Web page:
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Coming Soon From a Screen Near You: The Camera’s Gaze in the Age of Surveillance

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Date Issued:
2016
Summary:
Within the past thirty years, privacy concerns among American citizens are rising with counter-terrorist surveillance going beyond targeting people of interest. These concerns are reflected in American cinema where many contemporary films have explored surveillance in society. The textual analyses presented in the thesis will focus on three such films, Strange Days (1995), Southland Tales (2005), and Nightcrawler (2014). Throughout this thesis, I examine how each of these films offers a unique, reflexive take on surveillance, adhering to generative mechanisms that evoke differing attitudes about surveillance through their form. My analysis draws on Laura Mulvey and Patricia Pisters’ theories on the gaze to understand the politics of looking in contemporary surveillance cinema and highlight how cinematic scopophilia evolved into a networked perspective. My analysis suggests that the politics of surveillance cinema is reflected in these films as their differences mirror the changing perception of surveillance and the gaze over time.
Title: Coming Soon From a Screen Near You: The Camera’s Gaze in the Age of Surveillance.
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Name(s): Kloub, Fayez, author
Charbonneau, Stephen, Thesis advisor
Florida Atlantic University, Degree grantor
Dorothy F. Schmidt College of Arts and Letters
School of Communication and Multimedia Studies
Type of Resource: text
Genre: Electronic Thesis Or Dissertation
Date Created: 2016
Date Issued: 2016
Publisher: Florida Atlantic University
Place of Publication: Boca Raton, Fla.
Physical Form: application/pdf
Extent: 121 p.
Language(s): English
Summary: Within the past thirty years, privacy concerns among American citizens are rising with counter-terrorist surveillance going beyond targeting people of interest. These concerns are reflected in American cinema where many contemporary films have explored surveillance in society. The textual analyses presented in the thesis will focus on three such films, Strange Days (1995), Southland Tales (2005), and Nightcrawler (2014). Throughout this thesis, I examine how each of these films offers a unique, reflexive take on surveillance, adhering to generative mechanisms that evoke differing attitudes about surveillance through their form. My analysis draws on Laura Mulvey and Patricia Pisters’ theories on the gaze to understand the politics of looking in contemporary surveillance cinema and highlight how cinematic scopophilia evolved into a networked perspective. My analysis suggests that the politics of surveillance cinema is reflected in these films as their differences mirror the changing perception of surveillance and the gaze over time.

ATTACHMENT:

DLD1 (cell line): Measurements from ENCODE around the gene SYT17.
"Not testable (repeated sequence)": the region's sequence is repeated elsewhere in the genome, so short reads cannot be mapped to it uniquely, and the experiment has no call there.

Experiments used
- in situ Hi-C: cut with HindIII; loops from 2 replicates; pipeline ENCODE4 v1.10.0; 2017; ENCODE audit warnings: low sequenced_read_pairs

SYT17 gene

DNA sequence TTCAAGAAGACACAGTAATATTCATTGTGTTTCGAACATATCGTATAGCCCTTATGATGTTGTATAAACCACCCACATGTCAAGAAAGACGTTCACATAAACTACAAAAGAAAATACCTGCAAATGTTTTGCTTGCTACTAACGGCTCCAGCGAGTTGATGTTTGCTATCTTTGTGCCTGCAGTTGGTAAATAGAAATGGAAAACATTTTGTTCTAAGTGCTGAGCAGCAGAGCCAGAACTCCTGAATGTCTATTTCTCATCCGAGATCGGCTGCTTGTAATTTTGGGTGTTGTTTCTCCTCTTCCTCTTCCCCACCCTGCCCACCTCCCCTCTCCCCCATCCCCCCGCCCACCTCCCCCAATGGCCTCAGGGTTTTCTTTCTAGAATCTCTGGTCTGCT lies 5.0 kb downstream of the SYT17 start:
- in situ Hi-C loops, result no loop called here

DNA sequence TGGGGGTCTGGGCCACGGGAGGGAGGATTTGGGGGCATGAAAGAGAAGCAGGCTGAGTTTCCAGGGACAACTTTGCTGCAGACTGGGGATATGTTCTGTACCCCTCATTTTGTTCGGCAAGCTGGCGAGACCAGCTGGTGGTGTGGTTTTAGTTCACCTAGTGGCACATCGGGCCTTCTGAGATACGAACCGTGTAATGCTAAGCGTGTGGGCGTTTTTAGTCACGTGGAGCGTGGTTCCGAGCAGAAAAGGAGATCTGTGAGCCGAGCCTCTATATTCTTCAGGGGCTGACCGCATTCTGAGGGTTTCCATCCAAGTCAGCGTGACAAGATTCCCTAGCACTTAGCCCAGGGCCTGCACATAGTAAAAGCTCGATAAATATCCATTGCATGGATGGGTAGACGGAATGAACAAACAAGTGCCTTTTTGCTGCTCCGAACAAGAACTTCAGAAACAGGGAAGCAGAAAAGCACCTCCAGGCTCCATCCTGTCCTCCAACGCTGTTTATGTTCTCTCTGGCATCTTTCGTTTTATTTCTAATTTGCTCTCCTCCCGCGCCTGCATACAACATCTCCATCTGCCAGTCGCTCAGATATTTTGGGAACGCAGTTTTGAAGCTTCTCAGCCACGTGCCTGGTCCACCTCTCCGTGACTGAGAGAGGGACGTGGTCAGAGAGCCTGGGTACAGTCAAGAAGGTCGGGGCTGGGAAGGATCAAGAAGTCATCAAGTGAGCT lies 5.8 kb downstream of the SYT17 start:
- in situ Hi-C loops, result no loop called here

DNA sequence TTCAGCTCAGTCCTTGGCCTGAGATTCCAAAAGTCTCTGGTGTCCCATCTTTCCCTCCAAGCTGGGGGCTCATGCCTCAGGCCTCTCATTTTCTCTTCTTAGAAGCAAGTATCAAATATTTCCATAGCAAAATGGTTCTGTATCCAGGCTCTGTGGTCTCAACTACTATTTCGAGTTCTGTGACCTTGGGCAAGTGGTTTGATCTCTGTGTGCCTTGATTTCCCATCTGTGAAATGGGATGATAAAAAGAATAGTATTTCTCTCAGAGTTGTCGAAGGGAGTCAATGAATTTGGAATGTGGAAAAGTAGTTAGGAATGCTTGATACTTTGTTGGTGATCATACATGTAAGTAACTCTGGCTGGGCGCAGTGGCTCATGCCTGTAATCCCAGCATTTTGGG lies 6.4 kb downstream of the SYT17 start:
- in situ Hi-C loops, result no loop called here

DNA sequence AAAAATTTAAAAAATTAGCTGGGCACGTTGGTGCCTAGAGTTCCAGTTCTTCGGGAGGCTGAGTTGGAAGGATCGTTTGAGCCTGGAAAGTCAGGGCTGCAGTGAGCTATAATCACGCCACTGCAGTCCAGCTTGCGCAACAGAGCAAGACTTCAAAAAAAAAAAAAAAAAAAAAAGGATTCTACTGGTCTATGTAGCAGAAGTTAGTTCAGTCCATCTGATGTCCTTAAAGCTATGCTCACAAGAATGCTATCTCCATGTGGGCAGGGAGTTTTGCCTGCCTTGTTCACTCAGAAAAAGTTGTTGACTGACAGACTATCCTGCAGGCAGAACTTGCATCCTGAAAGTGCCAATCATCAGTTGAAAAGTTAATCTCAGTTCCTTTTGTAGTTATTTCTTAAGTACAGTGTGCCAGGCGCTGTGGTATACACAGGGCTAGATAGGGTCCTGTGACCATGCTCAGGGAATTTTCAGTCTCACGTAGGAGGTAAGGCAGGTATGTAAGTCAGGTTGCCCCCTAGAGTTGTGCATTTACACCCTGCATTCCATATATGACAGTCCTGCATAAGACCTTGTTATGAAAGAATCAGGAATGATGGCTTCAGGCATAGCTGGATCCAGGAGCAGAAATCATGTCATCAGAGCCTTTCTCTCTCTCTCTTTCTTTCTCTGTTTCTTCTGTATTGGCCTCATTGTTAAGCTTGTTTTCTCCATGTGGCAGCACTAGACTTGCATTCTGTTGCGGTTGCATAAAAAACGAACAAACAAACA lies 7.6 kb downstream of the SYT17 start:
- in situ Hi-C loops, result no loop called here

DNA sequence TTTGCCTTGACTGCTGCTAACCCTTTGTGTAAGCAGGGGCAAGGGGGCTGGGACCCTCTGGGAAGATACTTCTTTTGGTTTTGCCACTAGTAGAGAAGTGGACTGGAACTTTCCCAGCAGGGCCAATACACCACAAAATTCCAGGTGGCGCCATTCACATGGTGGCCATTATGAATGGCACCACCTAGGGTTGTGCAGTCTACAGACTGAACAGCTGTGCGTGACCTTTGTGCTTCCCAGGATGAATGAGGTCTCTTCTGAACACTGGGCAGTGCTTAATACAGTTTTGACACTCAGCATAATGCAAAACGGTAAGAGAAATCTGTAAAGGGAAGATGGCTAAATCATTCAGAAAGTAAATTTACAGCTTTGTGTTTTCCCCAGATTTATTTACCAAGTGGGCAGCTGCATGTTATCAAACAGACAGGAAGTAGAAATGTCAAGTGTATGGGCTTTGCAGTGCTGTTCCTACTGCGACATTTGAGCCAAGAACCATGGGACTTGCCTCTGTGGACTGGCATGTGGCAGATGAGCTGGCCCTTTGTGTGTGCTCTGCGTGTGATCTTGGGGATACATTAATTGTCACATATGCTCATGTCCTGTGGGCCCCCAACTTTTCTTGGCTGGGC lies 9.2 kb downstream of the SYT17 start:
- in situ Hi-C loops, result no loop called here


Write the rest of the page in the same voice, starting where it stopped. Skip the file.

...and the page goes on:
Identifier: FA00004708 (IID)
Degree granted: Thesis (M.A.)--Florida Atlantic University, 2016.
Collection: FAU Electronic Theses and Dissertations Collection
Note(s): Includes bibliography.
Subject(s): Digital media -- Psychological aspects
Gaze -- Psychological aspects
Motion pictures -- Psychological aspects
Privacy, Right of -- Social aspects
Technology -- Moral and ethical aspects
Video surveillance -- Social aspects
Held by: Florida Atlantic University Libraries
Sublocation: Digital Library
Links: http://purl.flvc.org/fau/fd/FA00004708
Persistent Link to This Record: http://purl.flvc.org/fau/fd/FA00004708
Use and Reproduction: Copyright © is held by the author, with permission granted to Florida Atlantic University to digitize, archive and distribute this item for non-profit research and educational purposes. Any reuse of this item in excess of fair use or other copyright exemptions requires permission of the copyright holder.
Use and Reproduction: http://rightsstatements.org/vocab/InC/1.0/
Host Institution: FAU
Is Part of Series: Florida Atlantic University Digital Library Collections.